A thought is just a thought. It is neither ‘you’ nor reality. It arises, lingers in consciousness for a relatively short while then fades. It is just a mental event that passes through the mind like clouds or weather patterns passing through the sky. We are always explaining the world to ourselves, and we react emotionally to these explanations rather than to the facts. All the feelings we feel are brought on not by the events in our lives, but rather the interpretation of these events.

We can be drawn into thinking our thoughts are true and they are us and we are them. Once we become them we can fall into ruminative brooding, basically going over and over an event in our minds, all the while pushing our emotional buttons and increasing our stress and anxiety levels, causing overwhelming demoralising feelings.

The ‘blueprint’ for how we treat ourselves was formed when we were children via the emotional availability of our parent or main caregiver . When an infant cries, the emotionally attuned parent attends to the infant. The process that ensues of soothing, reassurance and nurturance are all displays of ‘love’ that, when repeated hundreds of times per day, are critical to that infant’s identity development and sense of self.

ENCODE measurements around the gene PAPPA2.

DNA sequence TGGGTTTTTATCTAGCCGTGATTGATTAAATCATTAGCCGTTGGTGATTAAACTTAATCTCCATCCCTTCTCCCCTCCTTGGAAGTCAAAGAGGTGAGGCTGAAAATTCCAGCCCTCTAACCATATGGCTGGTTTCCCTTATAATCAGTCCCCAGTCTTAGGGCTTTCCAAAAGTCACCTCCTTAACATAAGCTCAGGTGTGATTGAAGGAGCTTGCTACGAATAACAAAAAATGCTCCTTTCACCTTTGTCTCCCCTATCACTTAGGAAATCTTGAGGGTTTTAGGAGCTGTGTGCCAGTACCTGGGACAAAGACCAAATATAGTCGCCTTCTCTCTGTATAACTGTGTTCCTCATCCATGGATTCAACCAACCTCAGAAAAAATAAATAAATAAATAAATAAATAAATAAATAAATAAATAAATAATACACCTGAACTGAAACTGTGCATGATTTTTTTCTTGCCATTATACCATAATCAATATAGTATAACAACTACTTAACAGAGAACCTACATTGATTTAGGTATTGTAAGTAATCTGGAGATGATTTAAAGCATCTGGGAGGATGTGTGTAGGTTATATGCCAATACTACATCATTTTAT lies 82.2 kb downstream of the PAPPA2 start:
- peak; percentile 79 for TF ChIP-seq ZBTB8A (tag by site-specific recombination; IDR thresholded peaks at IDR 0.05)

So, why is it that the same person with the same ideals can be the nurturing, kind, positive support to their best friend when something goes wrong yet be the harsh, rude and stern internal critic to themself when they face the same type of experience? Do you treat yourself the way you would like others to treat you?